The only problem is that the government keeps saying it wants to attract lots of foreign tourists, including Americans, Europeans, etc. But almost all of these tourists are likely to have experience with Hanyu Pinyin, not Tongyong Pinyin, either because they’ve visited China or because most travel guides and phrase books use it. So adopting Tongyong just makes it harder for tourists to get around, which are supposedly the people the government wants to attract.[/quote]

I don’t believe this to be true. I have traveled in China with friends from back home and foreign clients, they couldn’t read most of the Hanyu pinyin they saw and they had no interest in learning it. They were only there to see China. The romanization was just something that helped them get around with their maps to get back to their hotel etc. It is not that they are familiar with Hanyu pinyin and would get warm feeling inside when they see it in Taiwan like people that studied Chinese abroad. However, if they could have an intuitive way that they could look at the sign once and know how to pronouce the place then they wouldn’t get corrected by me and blank stares from the locals. Perhaps Tongyong is not any better, so I suggest they find a new one for the long run.


#127

I should really get into the sign business. :sunglasses:

AND fund both Tongyong and Hanyu supporters to keep the battle going for many years ahead. :smiling_imp:


#128

You’re wrong. Initially, Zeng Zhilang (Ovid Tzeng) was in favour of Tongyong, but said the issue needed further study. After spending some time researching the issue, he changed his mind, went against the party that gave him his position, and publically endorsed Hanyu Pinyin as being the romanization system most suited to Taiwan’s needs. He was fired for that very reason. And as Cranky pointed out, Mr Huang Rongcun, the new Education Minister, has so far not made the same “mistake” of extensive research as his predecessor. :unamused:[/quote]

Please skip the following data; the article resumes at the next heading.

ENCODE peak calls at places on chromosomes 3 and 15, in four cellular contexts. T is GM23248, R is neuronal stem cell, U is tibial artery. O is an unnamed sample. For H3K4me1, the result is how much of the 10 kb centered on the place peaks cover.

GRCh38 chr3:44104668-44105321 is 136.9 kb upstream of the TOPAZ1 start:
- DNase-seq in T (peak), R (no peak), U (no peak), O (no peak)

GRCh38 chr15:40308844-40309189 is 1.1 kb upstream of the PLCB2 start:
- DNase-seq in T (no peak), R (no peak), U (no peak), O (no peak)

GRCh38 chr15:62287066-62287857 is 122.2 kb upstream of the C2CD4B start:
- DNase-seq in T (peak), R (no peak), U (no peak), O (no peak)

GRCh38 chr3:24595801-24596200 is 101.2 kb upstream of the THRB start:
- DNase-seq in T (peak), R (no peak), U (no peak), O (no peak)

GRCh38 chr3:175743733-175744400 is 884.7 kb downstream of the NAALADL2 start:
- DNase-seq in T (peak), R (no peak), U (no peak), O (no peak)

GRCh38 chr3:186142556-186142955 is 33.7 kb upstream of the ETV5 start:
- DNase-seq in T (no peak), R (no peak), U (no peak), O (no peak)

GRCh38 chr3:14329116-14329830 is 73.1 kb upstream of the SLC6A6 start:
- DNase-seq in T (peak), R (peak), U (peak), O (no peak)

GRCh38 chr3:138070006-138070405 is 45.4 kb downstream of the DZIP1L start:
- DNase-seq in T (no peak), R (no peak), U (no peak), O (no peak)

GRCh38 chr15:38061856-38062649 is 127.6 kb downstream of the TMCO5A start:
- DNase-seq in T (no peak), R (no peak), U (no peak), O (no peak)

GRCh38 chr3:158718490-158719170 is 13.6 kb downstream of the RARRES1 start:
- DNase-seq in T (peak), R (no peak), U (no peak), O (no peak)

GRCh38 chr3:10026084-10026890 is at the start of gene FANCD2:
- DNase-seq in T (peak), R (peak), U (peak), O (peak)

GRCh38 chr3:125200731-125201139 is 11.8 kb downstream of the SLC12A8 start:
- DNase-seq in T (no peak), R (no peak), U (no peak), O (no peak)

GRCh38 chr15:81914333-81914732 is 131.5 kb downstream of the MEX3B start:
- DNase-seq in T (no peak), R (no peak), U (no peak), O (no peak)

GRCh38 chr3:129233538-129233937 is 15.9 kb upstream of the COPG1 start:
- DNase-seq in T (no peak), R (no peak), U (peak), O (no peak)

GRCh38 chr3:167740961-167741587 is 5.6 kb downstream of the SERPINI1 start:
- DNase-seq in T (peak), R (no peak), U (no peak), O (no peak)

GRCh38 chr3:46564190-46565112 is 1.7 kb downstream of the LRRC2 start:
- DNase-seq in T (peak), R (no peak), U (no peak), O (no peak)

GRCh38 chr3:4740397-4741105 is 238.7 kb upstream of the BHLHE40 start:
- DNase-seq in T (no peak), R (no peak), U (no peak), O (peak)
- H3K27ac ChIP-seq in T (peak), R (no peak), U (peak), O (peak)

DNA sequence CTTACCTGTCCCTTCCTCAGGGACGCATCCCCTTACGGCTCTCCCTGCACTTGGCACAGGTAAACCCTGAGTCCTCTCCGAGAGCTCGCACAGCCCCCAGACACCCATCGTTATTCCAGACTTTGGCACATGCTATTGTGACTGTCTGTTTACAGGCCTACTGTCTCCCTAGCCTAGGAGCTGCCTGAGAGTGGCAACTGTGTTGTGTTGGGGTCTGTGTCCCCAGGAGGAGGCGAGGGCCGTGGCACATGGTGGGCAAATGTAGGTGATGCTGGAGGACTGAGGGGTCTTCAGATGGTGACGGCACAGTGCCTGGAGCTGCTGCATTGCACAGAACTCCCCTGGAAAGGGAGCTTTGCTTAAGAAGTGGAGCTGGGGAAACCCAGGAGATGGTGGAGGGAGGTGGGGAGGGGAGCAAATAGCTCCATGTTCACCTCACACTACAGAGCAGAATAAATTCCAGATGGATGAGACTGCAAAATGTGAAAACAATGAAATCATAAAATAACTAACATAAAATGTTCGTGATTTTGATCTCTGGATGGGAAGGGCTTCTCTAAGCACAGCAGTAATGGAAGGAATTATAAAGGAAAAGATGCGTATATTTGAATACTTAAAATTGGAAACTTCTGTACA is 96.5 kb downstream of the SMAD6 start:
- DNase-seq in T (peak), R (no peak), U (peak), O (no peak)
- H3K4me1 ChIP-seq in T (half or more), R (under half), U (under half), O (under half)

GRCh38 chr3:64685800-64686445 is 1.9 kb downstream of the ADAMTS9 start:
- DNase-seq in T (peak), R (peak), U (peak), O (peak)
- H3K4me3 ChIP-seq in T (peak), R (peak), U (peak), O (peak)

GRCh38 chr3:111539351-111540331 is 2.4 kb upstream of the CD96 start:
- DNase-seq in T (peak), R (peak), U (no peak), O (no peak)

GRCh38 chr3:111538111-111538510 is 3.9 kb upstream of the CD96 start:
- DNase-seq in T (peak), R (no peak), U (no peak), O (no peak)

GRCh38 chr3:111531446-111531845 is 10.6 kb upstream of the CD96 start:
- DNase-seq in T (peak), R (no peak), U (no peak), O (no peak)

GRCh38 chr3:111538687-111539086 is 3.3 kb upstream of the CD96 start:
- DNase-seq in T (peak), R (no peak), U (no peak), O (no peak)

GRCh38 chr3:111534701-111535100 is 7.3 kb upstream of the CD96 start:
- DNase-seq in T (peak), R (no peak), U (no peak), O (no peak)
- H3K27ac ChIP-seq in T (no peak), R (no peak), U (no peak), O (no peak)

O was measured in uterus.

Maoman, I was just joking (I’m trying to keep my e-mail smiley-free).

Yes, Tzeng’s position cost him, but should the pan-blues win the next election, Huang will probably be on his way out, too.


#129

Think of it this way: What is the best-case scenario for Tongyong Pinyin and Hanyu Pinyin as they regard tourists.

In those cases where the tourists have seen neither or don’t care about the systems (maybe they are in a tour group, etc. where everything is taken care of), it doesn’t matter.

But in the cases where tourists are familiar with a romanization system (because they have lived or traveled in China or have looked at phrase books, maps, etc.), it’s going to be with Hanyu Pinyin and not Tongyong Pinyin. In this case, Hanyu Pinyin would be more useful.

So, overall, Hanyu Pinyin would be more useful for tourists.


#130

I have developed a special technique for coping with ‘funky romanization’ of place names. I rapidly cycle through a whole variety of pronunciation possibilities, sometimes throwing in tone changes as well, until I see a glimmer of recognition on the listener’s face. I’m getting good at it, and the aural effect is quite unique. Maybe I should go on a variety show on the TV.


#131

[quote=“joesax”]I have developed a special technique for coping with ‘funky romanization’ of place names. I rapidly cycle through a whole variety of pronunciation possibilities, sometimes throwing in tone changes as well, until I see a glimmer of recognition on the listener’s face. I’m getting good at it, and the aural effect is quite unique. Maybe I should go on a variety show on the TV.[/quote]Must be fun to do
K
uting, that could represent 64 different sounds. :slight_smile:


#132

Think of it this way: What is the best-case scenario for Tongyong Pinyin and Hanyu Pinyin as they regard tourists.

In those cases where the tourists have seen neither or don’t care about the systems (maybe they are in a tour group, etc. where everything is taken care of), it doesn’t matter.

But in the cases where tourists are familiar with a romanization system (because they have lived or traveled in China or have looked at phrase books, maps, etc.), it’s going to be with Hanyu Pinyin and not Tongyong Pinyin. In this case, Hanyu Pinyin would be more useful.